The Clockmaker

“I need a spring!”

The clockmaker’s spidery fingers searched his workspace and opened up, one by one, all sixteen small drawers in his custom-made mahogany shelves. He opened up the four drawers in his custom-made mahogany desk. The clockmaker had many springs—don’t think that he was ill-equipped—but the type of spring he needed was not one he had needed before.

He looked at his wife sitting by an unlit fireplace. She stared into the hearth as if there were a fire crackling and popping, embers jumping and dancing. She didn’t notice the clockmaker get up from his custom-made mahogany chair.

He plucked his hat off the custom-made mahogany hooks near the front door. The door—in case you were wondering—was pine. His friend was a carpenter and instead of money, they traded their trades—the carpenter possessed the most precise watch in town. The clockmaker’s door would be replaced next. Boots on, he exited as the sweet scent of night jasmine filled his being. He hurried along the kerosene lamp-lit street.

Three houses down, the clockmaker knocked on the door four times—once was just plain silly, twice may be mistaken for faulty plumbing, three was an odd number, five was a debt collector. A night-capped Mr Adams appeared.

“I need a spring!” The clockmaker produced a pencilled picture of the kind required.

“I have one,” Mr Adams began. The clockmaker almost thanked Mr Adams but was interrupted. “I need it for my flute. I’m playing in the orchestra tomorrow and—” the clockmaker turned to leave.

“Oh dear. Cup of tea?” Mr Adams asked.

“Another time, friend.”

Next door; four knocks, four clomps. Mrs Hoyt, soaked with sweat and suds, ferociously opened the door; the wind disturbed her hair. He handed her the picture asking, “Perhaps in your washing contraption?” Mrs Hoyt plucked her glasses from between her breasts, wiped off the moisture, and examined the picture.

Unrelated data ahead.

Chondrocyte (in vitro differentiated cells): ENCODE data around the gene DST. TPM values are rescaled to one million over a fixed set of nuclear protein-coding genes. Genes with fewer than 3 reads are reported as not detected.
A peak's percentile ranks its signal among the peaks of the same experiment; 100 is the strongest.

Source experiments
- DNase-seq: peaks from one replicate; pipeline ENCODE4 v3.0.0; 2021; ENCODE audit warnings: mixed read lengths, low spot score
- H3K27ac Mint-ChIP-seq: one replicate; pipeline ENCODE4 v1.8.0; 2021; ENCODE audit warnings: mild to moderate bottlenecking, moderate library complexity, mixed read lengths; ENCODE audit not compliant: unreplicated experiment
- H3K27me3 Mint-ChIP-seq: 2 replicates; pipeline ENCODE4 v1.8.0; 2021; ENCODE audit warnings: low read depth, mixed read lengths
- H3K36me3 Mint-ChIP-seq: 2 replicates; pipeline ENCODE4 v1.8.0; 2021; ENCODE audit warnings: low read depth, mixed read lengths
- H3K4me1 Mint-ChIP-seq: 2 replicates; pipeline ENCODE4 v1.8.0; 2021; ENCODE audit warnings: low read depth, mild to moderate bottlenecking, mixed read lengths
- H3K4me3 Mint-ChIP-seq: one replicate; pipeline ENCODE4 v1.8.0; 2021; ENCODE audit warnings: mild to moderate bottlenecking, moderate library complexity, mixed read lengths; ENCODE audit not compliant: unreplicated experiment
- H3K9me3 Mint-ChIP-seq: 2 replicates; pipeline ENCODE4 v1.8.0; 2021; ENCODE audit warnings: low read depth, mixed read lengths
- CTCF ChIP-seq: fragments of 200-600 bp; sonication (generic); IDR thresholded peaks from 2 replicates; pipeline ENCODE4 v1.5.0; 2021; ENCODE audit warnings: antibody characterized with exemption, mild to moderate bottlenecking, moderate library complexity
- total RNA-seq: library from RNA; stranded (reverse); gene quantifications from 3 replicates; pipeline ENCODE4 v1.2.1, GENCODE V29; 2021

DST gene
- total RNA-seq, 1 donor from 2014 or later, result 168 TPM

“Yes.” she replied. The clockmaker withheld his response. “I need it in my washing contraption. I have laundry from the tavern to do before noon.”

“Darn.”

“Is it important?”

“Very.”

“Oh dear. Try the carpenter.”

The carpenter, amusingly named Mr Baker, replied, “I need it for a custom-made mahogany chaise lounge I’m delivering tomorrow.”

The clockmaker trudged home when, haloed by a streetlamp, remembered… he had seen a spring like that, years ago. He jogged home, hooked his hat, took off his boots, and sat at his desk.

Constructed with joints and cogs in shining steel sat a small automaton which looked like a young boy. The clockmaker donned his magnifying monocle and picked up his long tweezers. He opened the chest cavity of the automaton to expose a clockwork heart. He placed the much-needed spring inside.

Tick.

The mechanical boys’ eyes opened. The clockmaker’s smile reflected in the blue glass iris. He looked to his wife for her reaction, but she lay still, on the ground, with a hole in her chest.

“Oops,” said the clockmaker.

 

 

 

 

 

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